What needs more attention in this (cautiously optimistic) image of a general trend of decreasing concentrations of air pollutants in China is, for instance, the highly uneven distribution of pollution exposure. Such an approach should, in particular, include more analysis of the ways in which national policies are translated into local measures that, again, affect people differently depending on their socio-economic status, gender, options for mobility and access to knowledge and power. Finally, what cannot be ignored are the global connections of capitalism that now make it possible for China to begin pushing polluting industries towards poorer areas of the world, much as the US and Europe have done for decades. The Chinese government, like most governments in the world, seems to be set on a path of optimism regarding the possibility of combining continued economic growth with a thorough reduction of emissions of climate gasses and pollution in general. This is reflected in the state's anthropocentric vision of an Ecological Civilization and the related policy documents that, for instance, outline the requirements on local officials to continue the drive towards higher levels of economic development without endangering the environment any further, and without causing social instability. The following articles in this issue take a deeper look into the ways in which people of different social status, and with highly different levels of power and access to knowledge deal with the now thoroughly documented risks that air pollution poses to the Chinese society.

1 Nelson, Christina. 2014. “Clean Air for Sale in China.” China Business Review, 7 February, Accessed 18 April 2016.

2 TechSci Research. 2015. “China Air Purifiers Market Forecast and Opportunities, 2020,” May, Accessed 18 April 2016.

3 Zheng 2015.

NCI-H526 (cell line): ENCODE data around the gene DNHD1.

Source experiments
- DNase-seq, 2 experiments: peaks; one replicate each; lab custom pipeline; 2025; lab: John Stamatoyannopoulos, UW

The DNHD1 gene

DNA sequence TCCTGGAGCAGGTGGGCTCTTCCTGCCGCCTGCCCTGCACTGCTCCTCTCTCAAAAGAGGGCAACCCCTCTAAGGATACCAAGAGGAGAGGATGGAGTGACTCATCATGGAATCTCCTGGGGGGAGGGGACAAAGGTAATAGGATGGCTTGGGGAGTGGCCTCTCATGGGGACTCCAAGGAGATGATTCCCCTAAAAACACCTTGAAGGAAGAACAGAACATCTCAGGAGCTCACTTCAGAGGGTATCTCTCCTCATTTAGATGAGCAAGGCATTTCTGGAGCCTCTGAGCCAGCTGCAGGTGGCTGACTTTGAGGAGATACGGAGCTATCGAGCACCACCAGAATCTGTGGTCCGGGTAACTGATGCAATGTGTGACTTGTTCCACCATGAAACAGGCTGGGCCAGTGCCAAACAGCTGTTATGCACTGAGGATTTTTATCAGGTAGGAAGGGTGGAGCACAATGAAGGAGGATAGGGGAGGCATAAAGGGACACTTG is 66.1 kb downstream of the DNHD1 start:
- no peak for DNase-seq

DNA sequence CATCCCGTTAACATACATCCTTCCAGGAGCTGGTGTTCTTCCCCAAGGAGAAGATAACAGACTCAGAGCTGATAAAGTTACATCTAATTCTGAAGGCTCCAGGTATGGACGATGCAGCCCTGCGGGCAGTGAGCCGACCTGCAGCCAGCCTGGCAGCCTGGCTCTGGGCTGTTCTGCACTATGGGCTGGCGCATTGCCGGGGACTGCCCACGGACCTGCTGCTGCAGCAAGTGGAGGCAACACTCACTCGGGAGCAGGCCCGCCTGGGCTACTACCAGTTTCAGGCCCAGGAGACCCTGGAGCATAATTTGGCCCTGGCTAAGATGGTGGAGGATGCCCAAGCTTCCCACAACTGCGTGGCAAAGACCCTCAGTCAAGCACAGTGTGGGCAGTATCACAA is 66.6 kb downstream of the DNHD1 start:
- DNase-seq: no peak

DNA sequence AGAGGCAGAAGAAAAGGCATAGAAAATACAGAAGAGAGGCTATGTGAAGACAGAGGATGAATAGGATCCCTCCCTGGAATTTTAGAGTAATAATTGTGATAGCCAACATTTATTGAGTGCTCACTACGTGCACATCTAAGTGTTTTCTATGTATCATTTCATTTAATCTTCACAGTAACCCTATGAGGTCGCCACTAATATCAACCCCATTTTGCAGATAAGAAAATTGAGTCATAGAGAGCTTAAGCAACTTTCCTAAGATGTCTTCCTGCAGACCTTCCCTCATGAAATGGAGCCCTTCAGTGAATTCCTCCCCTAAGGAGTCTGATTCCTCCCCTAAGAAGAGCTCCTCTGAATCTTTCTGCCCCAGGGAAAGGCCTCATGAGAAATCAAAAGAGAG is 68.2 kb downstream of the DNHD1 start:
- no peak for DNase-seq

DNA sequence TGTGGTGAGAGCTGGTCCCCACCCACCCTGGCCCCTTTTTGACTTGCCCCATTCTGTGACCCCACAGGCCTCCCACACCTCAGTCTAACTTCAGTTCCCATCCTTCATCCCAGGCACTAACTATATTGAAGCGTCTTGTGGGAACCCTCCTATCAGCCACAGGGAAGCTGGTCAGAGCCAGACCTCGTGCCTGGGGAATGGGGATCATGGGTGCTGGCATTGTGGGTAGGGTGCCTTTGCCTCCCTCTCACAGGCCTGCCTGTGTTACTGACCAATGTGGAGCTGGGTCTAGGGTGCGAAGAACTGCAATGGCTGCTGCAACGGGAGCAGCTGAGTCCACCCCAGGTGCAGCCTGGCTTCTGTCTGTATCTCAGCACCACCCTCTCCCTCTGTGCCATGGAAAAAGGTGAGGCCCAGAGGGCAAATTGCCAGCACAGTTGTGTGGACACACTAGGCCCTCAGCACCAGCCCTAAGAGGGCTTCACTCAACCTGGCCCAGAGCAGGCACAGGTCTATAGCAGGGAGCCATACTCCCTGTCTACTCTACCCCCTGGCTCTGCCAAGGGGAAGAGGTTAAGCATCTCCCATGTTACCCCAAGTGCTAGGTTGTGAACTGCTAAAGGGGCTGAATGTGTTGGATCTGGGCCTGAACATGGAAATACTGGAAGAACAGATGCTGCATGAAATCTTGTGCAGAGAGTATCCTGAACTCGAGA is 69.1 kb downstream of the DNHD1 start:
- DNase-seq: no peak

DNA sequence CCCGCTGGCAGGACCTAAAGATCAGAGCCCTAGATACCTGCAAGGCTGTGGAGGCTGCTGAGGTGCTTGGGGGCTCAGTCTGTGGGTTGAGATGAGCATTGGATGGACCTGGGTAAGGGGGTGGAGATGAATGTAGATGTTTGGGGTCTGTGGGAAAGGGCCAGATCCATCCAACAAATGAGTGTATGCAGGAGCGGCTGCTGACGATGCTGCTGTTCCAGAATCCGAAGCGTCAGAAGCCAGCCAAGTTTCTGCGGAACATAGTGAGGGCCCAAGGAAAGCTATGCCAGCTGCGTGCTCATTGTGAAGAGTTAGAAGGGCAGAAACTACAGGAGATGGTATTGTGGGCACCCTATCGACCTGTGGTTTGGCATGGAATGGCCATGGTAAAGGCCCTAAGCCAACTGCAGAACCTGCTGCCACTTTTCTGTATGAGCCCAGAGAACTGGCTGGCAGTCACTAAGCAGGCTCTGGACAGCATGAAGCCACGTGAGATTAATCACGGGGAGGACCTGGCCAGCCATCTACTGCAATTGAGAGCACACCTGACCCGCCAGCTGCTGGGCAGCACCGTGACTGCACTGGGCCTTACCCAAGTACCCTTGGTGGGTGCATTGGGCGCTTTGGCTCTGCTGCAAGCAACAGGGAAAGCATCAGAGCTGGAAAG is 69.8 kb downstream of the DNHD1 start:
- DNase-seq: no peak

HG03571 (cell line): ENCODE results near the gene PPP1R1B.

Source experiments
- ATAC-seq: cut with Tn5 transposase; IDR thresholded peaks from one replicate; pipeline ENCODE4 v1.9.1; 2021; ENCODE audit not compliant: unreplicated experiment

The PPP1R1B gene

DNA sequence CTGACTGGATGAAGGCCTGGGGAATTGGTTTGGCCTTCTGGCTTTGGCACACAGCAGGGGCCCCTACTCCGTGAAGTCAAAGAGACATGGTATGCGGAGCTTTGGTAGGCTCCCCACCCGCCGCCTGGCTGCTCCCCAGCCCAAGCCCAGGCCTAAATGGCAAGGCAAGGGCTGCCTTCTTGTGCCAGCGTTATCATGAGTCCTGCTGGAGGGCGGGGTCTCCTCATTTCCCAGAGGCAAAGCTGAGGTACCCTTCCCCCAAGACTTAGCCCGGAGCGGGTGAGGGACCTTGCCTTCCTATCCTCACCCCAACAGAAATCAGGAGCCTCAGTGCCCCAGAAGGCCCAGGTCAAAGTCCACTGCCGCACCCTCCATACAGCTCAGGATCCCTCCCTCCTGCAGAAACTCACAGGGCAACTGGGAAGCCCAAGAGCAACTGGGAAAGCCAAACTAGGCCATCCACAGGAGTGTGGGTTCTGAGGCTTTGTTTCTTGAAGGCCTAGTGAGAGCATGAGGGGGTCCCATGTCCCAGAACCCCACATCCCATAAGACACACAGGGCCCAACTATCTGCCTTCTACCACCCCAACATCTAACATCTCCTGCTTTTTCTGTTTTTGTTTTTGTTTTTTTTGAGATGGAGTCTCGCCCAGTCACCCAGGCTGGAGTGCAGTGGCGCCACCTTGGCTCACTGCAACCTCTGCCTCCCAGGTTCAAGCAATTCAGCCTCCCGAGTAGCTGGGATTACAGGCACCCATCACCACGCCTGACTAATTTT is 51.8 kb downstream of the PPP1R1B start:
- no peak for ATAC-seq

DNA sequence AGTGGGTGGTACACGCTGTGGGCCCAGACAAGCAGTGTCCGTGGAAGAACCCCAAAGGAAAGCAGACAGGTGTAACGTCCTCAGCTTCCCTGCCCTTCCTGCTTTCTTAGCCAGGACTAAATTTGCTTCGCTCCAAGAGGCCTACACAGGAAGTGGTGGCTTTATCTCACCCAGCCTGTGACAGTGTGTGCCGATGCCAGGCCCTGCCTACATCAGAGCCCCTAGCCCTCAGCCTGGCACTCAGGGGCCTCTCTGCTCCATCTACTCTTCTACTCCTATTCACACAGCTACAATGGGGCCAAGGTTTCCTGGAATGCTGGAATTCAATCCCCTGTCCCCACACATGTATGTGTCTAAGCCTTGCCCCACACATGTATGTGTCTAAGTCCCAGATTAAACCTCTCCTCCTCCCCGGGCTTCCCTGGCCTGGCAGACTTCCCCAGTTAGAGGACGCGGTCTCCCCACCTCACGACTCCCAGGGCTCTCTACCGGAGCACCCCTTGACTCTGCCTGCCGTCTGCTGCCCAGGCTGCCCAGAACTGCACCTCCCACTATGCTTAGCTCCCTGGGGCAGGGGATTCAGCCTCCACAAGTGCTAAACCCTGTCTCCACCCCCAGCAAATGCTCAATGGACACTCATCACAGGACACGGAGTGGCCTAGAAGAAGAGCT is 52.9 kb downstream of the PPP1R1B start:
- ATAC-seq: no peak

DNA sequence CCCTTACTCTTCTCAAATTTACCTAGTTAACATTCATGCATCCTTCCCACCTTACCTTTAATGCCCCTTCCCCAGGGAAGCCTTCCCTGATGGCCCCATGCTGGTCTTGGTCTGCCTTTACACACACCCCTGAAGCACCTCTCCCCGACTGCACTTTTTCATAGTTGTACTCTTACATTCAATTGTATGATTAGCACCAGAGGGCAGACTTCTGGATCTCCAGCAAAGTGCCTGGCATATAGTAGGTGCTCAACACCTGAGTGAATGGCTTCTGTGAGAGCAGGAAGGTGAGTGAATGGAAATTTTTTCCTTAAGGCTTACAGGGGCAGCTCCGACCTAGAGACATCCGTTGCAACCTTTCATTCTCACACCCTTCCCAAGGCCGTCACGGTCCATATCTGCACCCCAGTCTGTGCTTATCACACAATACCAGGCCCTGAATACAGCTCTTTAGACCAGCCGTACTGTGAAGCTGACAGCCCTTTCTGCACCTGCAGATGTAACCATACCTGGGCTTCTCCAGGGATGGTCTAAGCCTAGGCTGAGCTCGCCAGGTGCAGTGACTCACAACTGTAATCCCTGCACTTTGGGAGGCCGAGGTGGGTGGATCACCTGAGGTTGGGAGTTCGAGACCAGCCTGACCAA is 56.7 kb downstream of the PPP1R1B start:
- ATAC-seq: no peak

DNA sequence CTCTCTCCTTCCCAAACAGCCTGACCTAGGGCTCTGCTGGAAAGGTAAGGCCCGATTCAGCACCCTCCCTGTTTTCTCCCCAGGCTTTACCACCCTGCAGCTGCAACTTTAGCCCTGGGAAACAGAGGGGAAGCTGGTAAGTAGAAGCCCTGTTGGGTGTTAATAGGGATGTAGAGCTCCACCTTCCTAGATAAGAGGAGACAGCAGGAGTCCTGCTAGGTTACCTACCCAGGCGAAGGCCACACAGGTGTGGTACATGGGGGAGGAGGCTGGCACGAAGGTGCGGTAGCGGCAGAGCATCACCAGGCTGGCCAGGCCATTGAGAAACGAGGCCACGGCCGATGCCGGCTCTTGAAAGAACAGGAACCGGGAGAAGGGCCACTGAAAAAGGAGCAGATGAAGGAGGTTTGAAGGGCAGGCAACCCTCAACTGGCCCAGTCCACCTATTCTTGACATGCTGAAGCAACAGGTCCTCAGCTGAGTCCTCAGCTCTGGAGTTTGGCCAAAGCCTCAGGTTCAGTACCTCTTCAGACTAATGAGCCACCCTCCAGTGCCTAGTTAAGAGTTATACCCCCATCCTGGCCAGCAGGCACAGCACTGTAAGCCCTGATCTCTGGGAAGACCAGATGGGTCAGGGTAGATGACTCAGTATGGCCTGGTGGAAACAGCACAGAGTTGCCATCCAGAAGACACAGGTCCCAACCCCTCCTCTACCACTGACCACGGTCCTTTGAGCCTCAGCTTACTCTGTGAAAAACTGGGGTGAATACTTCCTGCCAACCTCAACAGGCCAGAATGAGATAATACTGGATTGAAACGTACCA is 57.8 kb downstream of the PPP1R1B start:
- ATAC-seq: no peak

4 The project “Airborne: Pollution, Climate Change and New Visions of Sustainability” ( runs from 2015 to 2019 with generous financial support from the Research Council of Norway and the Norwegian Centre for Advanced Study, Norway.

5 Ahlers and Shen 2017 (this issue).

6 Li and Svarverud 2017 (this issue).

7 Li and Tilt 2017 (this issue).

8 Hansen and Liu 2017 (this issue).

10 A condensed version of Paracelsus’ (1493–1541) famous observation on the toxicological properties of chemicals.

11 Austin, Brimblecombe and Sturges 2002.

12 The word “photochemical” implies that solar radiation is essential for pollution to build up.

13 Zhang and Samet 2015.

14 Wang and Hao 2012.

15 Wang, Xing et al. 2014.

16 See Li and Svarverud 2017 (this issue) on how and when these concepts came into Chinese discourse.

17 Particles with a size of about 0.4–1 μm in aerodynamic diameter have the highest light extinction potential.

18 Cheng, Wang et al. 2013.

19 Karagulian et al. 2015.

20 Emissions of SO2 in 33 European countries decreased by 74 per cent between 1990 and 2011. See EEA (European Environmental Agency). 2015. “Sulphur dioxide (SO2) emissions,” 4 September, Accessed 18 April 2016.

21 Wang, Rong et al. 2014.

22 NBS 2012. Population Census Office under the State Council and Population and Employment Statistics Department of the National Bureau of Statistics of China, 2012. Tabulation on the 2010 population census of the People's Republic of China. 2012: China Statistics Press. Table 9-3a Number of households according to facility (city) (in Chinese). Accessed 26 April 26. Duan et al. 2014 in their survey present data for main cooking fuels for 2011/2012. On the aggregate, their data compare well with the China Census data (32 per cent of homes used biomass, 11 per cent used coal).

23 Naeher et al. 2007.

24 Stohl et al. 2015.

25 Karagulian et al. 2015; Chafe et al. 2014. Higher contributions are estimated for the Beijing–Tianjin–Hebei region, see Liu et al. 2016.

26 WHO 2014. Indoor Air Quality Guidelines: Household Fuel Combustion. Accessed 26 April 2016.

27 Alnes et al. 2014.

28 Zhao et al. 2006; Lan et al. 2002; Seow et al. 2014.

29 Mestl et al. 2007; Aunan and Wang 2014, Li et al. 2016.

30 Aunan and Wang 2014.

31 Zhou et al. 2015.

32 WHO (World Health Organization). 2013. “Health effects of particulate matter: Policy implications for countries in eastern Europe, Caucasus and Central Asia,” Accessed 24 April 2016; Calderon-Garciduenas et al. 2014; Lee et al. 2012.